Te Puoro Maori
Te Puoro Maori is the traditional music of the Maori.
Te Pūoro Māori (literally "Māori music") is the traditional music of the indigenous Māori people of New Zealand. Prior to European contact, Māori music was sung in microtones - a song could have a musical interval as little as that of a minor third but with more than the four notes of the European system within that range. However, missionary influence during European contact led the traditional music to be gradually harmonized during the 19th and 20th centuries. Another unique quality of Māori traditional singing is hōtu - a voice that sounds like a heart beating, or sobbing without tears. The latter technique is probably best exemplified by Ana Hato, singer active in the first half of the 20th century who together with Deane Waretini pioneered a modernized Māori song genre accompanied by chorus and piano but which nonetheless retained traditional harmonies and vocal teamwork.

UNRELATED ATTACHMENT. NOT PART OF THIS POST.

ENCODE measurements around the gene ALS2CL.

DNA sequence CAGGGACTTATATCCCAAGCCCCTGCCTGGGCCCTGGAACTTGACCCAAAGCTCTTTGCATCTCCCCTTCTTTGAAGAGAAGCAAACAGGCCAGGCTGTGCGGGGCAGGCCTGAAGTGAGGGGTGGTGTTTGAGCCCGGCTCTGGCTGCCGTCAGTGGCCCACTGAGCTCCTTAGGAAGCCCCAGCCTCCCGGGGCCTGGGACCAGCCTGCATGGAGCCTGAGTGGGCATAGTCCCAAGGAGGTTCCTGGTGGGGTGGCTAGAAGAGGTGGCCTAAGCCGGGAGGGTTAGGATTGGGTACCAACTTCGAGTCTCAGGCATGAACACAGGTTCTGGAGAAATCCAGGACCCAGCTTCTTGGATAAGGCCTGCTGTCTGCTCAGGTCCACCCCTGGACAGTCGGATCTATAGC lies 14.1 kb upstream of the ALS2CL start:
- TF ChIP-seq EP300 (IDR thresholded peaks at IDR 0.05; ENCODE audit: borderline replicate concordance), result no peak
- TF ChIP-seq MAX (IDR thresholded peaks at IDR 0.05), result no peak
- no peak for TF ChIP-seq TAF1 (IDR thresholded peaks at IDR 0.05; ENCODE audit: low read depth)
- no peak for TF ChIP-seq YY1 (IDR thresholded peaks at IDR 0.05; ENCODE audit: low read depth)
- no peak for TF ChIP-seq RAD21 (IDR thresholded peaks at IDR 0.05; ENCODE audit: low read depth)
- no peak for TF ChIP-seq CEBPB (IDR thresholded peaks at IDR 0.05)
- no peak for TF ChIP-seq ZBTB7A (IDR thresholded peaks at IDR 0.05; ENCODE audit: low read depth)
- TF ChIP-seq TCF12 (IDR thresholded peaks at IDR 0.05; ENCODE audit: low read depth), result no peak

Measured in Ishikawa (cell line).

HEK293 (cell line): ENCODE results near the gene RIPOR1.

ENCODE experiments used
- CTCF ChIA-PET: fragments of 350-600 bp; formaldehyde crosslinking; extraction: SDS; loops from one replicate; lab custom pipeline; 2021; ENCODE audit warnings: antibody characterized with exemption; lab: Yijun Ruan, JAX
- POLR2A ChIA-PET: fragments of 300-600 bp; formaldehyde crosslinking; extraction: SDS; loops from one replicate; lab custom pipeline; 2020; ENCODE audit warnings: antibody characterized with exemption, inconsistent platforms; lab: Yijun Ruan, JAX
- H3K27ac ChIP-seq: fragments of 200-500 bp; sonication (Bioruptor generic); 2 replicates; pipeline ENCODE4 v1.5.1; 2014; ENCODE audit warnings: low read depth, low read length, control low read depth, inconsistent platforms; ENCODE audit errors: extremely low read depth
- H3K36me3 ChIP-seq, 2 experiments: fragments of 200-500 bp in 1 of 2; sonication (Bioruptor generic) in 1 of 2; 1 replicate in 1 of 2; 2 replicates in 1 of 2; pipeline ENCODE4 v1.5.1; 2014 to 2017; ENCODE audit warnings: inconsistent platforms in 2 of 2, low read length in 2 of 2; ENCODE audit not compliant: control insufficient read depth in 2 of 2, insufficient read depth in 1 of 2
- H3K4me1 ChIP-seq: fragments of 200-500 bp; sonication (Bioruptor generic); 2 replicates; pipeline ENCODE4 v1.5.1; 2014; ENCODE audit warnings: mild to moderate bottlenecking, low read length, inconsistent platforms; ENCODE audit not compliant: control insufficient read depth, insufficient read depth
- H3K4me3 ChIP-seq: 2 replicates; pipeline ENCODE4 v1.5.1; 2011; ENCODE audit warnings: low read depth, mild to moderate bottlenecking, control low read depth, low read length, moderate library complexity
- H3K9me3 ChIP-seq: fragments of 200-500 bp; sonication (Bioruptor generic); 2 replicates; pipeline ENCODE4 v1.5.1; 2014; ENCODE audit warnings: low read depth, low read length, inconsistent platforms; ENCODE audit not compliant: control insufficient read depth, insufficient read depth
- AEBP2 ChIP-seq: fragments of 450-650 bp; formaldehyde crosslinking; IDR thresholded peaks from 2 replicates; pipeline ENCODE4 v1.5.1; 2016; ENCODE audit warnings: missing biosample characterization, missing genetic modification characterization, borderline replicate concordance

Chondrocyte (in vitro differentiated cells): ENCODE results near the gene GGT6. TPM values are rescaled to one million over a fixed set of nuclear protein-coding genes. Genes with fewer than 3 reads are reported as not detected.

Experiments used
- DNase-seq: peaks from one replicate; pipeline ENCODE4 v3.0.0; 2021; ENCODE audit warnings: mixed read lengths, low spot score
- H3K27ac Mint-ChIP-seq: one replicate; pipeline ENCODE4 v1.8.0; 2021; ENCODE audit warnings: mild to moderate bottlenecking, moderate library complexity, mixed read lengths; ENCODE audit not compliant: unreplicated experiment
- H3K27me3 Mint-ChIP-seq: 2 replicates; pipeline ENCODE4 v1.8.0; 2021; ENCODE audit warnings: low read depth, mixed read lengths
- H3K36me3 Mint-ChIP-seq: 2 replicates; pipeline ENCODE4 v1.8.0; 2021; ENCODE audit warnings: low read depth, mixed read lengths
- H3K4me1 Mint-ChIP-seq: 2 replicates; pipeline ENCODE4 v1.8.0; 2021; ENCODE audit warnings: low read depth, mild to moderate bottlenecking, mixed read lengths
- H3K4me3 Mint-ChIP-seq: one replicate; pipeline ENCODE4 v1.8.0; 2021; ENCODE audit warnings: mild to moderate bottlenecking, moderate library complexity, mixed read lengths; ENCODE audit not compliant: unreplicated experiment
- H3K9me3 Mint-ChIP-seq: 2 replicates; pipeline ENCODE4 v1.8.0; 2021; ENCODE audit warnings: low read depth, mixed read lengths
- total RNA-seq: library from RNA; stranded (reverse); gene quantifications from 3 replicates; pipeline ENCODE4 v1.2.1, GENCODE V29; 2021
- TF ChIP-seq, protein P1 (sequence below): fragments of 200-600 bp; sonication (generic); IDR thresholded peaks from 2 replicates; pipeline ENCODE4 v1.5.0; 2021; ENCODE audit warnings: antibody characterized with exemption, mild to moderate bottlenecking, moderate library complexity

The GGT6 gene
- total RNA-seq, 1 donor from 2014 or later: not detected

Songs (waiata) are divided into either lullabies (oriori), love songs (waitata aroha) or laments (waiata tangi), either sung solo or in unison. Song music also usually accompanied poetry, dance or served social functions during gatherings, and so did ceremonial calls (karanga). This approach also survives today through the "action song" (waiata-a-ringa) created by Apirana Ngata in the early 20th century, in which symbolic dancing synchronizes with the singing.
Although before European influence Māori music was mostly sung, there was a tradition of wind, percussion and whirled instruments such as various types of flutes, wooden trumpets, percussion instruments and bullroarers, known by the collective term taonga pūoro. During the early 20th century, performers began to accompany themselves with the piano or violin, and with the guitar from the mid 20th century onward.
Except taken from Rate My Music
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